Sunday, 12 July 2009

The not so humble spud!!

Things got very exciting up at plot 103 this weekend. I had my first firkle!! At the end of April, Val, our allotment neighbour gave us 2 seed potatoes to try. They were 'Aran' earlies and we had watched them flower 3 weeks ago with lovely purple and yellow blooms. On Saturday, while harvesting another small bowlfull of strawberries and raspberries (these went very well with some chocolate and coffee), Jemma and I got stuck in to firkling! We carefully removed a little of the soil around the potato mound and there it was.....our first spud staring back at us temptingly.....

Then of course it started to pour with rain which kept us from harvesting until Sunday. Unfortunately the rain made work difficult up on plot 103 so only weeding was done and I put some fish blood and bone around the broccolli and lined each plant with some slug stoppa pellets. Some of the broccolli looks like its being nibbled on and there is no sign of catterpillars and the brassica beds are all netted, so with all the wet weather over the last couple of weeks the logical conclusion is slugs. But not to worry, Cillian and I are both off work for 3 glorious weeks after this friday and we are hoping to spend a lot of it up on the allotment.
On Sunday we were on a mission to harvest our first vegetable crop, our Aran spuds which seem to have blissfully escaped the blight. Unfortunately some potato plants up on the other plots have succumbed to blight after all the wet humid weather. We began quite respectably attempting to lift the two plants with a garden fork but as the ground is very stony Jemma and I were reduced to getting on our hands and knees and just digging out the spuds with our hands which was very exciting as we slowly unearthed one spud at a time and had enough from the two plants for a lovely dinner for the three of us. (Eoin unfortunately missed out this time as he had to work).

We were so delighted to find not one spud had been damaged by slugs, wireworm or any other potato pest or disease and were absolutely perfect with little or no eyes. I've never seen such perfect potatoes, creamy and unblemished and we realised how bad the quality of some shop bought potatoes are. We didn't insult these spuds by doing anything fancy to them, just boiled in their very light skins and served with a dollop of home made parsley butter.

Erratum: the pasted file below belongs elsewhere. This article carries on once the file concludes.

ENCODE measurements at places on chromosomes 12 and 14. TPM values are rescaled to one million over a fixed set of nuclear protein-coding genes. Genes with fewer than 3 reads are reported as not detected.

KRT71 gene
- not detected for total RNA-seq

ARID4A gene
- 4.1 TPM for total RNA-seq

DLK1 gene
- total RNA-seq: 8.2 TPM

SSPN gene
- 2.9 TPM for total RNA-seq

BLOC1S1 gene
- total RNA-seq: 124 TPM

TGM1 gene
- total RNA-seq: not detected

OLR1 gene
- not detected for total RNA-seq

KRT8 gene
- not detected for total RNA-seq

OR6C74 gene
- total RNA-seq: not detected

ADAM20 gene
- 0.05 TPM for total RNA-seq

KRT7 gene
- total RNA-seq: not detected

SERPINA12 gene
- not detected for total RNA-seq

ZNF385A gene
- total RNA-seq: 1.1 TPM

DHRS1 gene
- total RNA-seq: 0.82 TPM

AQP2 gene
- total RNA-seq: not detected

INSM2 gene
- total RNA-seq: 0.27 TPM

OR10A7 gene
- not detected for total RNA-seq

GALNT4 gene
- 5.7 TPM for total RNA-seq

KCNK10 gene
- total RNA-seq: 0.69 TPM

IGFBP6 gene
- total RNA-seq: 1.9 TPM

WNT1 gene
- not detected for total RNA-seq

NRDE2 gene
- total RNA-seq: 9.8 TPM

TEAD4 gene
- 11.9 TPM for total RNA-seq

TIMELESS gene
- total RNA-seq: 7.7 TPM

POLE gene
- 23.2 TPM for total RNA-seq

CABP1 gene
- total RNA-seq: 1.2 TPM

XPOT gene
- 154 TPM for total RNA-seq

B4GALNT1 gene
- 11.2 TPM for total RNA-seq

They tasted 10 times better than shop bought, and for the first time we really tasted the 'earthiness' people talk about when describing the flavour of potatoes, it was almost perfumed with the flavour of what I can only describe as 'greenness'. My faith is renewed!!! When we started at plot 103 I wasn't overly pushed to put in many potatoes as having been brought up with a portion of potatoes nearly every day at dinner, like most Irish people, I had grown sick of them and I don't eat them very often anymore. But there was nothing humble about these spuds and we're now looking forward to our roosters which should be ready in early Autumn and are growing away tall and strong. Next year we'll dedicate a lot more space to our not so humble spuds, they seem to like it up at Annamoe allotments.

On the Salads front, our lettuce has clearly decided to give us the 2 fingers and has joined the electricians on strike!! They have made it perfectly clear that they just do not like our acid soil with few nutrients so I fear that this year we may have to consider them one of our failures and concentrate on preparing the beds properly for them next year. We'll lime the soil to sweeten it for them and pack it with lots of manure and compost over the winter and try again next year. These are salad bowl (a cut and come again type), ice queen (an iceberg type), rocket, and a type of butterhead who's name I can't remember. They were sown around the second weekend in May and should be much further along at this stage if not nearing harvest, but they've just decided they don't want to play this allotment game and really haven't put on any growth staying tiny. The spinach we sowed around the same time has bolted and gone to seed before it reached 4 inches in height, also on strike.On the balcony at home there is a flush of colour at least as my tiger striped gazanias, having survived lady Isabella Harvey's (the cat) onslaught, have opened up and sit pretty among the deep blue lobelias. My roses are also in bloom but unfortunately I'm still waiting on my summer Jasmine to flower. Summer is most definately here.


  1. Your first taste of true spuds! The shop bought ones even if they are earlies do not taste the same.I am sure you noticed how papery thin the skin was on your spuds, you rarely if ever get them that fresh in a shop.This year is a year of win some ,lose some, due more to the erratic weather than on anything we are or are not doing.

  2. Oh I remember my first time - my first time of tasting fresh potatoes that is.

    Its been raining here on and off and I am starting to worry about blight. I picked a handful of strawberries today and some of them had got mouldy because of the rain. Ugh!

  3. Thanks for the comments Peggy and Mangocheeks. Yes we had a few mouldy strawberries too, its been pouring on and off for the last 2 weeks or so. The skins were so thin and delicate, absolutely gorgeous, can't wait till all our other veg is ready. This is our experimental year so hopefully we'll have more successes than failures, and when the grounds properly prepared in the winter for next year we'll hopefully know what grows well and what doesn't.